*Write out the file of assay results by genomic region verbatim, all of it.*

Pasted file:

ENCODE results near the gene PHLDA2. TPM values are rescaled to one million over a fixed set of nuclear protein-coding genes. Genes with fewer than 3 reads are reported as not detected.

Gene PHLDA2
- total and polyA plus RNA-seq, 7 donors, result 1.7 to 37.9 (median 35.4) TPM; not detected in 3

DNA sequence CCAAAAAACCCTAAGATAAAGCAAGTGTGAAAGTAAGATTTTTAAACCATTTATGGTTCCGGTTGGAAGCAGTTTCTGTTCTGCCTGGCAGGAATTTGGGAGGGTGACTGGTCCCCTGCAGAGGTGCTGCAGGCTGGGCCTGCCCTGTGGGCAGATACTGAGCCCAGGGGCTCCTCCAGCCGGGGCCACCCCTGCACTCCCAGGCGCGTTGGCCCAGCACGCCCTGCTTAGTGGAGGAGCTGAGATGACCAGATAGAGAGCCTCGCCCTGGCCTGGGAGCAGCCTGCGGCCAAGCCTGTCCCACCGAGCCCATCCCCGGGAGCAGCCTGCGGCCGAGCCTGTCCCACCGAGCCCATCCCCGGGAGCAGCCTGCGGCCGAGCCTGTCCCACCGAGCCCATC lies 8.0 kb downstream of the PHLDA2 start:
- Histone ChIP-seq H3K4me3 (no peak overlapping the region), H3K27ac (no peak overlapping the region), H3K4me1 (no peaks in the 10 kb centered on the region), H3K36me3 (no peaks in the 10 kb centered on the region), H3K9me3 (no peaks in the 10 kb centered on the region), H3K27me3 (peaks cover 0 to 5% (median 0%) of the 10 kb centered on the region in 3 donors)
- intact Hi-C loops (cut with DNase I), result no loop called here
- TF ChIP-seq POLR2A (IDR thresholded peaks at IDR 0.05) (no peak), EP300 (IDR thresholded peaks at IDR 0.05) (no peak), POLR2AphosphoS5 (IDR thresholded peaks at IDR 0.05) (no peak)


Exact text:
ENCODE results near the gene PHLDA2. TPM values are rescaled to one million over a fixed set of nuclear protein-coding genes. Genes with fewer than 3 reads are reported as not detected.

Gene PHLDA2
- total and polyA plus RNA-seq, 7 donors, result 1.7 to 37.9 (median 35.4) TPM; not detected in 3

DNA sequence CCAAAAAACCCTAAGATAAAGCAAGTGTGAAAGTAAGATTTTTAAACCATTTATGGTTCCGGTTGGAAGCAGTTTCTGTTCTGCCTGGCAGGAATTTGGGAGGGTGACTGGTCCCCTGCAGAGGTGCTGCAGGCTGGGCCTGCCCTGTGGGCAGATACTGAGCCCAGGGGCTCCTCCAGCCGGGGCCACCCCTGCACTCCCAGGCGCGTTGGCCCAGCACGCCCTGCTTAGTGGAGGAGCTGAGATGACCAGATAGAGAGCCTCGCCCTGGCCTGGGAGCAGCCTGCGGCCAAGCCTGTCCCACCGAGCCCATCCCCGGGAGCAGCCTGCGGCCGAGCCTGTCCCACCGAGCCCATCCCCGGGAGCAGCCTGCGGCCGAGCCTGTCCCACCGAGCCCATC lies 8.0 kb downstream of the PHLDA2 start:
- Histone ChIP-seq H3K4me3 (no peak overlapping the region), H3K27ac (no peak overlapping the region), H3K4me1 (no peaks in the 10 kb centered on the region), H3K36me3 (no peaks in the 10 kb centered on the region), H3K9me3 (no peaks in the 10 kb centered on the region), H3K27me3 (peaks cover 0 to 5% (median 0%) of the 10 kb centered on the region in 3 donors)
- intact Hi-C loops (cut with DNase I), result no loop called here
- TF ChIP-seq POLR2A (IDR thresholded peaks at IDR 0.05) (no peak), EP300 (IDR thresholded peaks at IDR 0.05) (no peak), POLR2AphosphoS5 (IDR thresholded peaks at IDR 0.05) (no peak)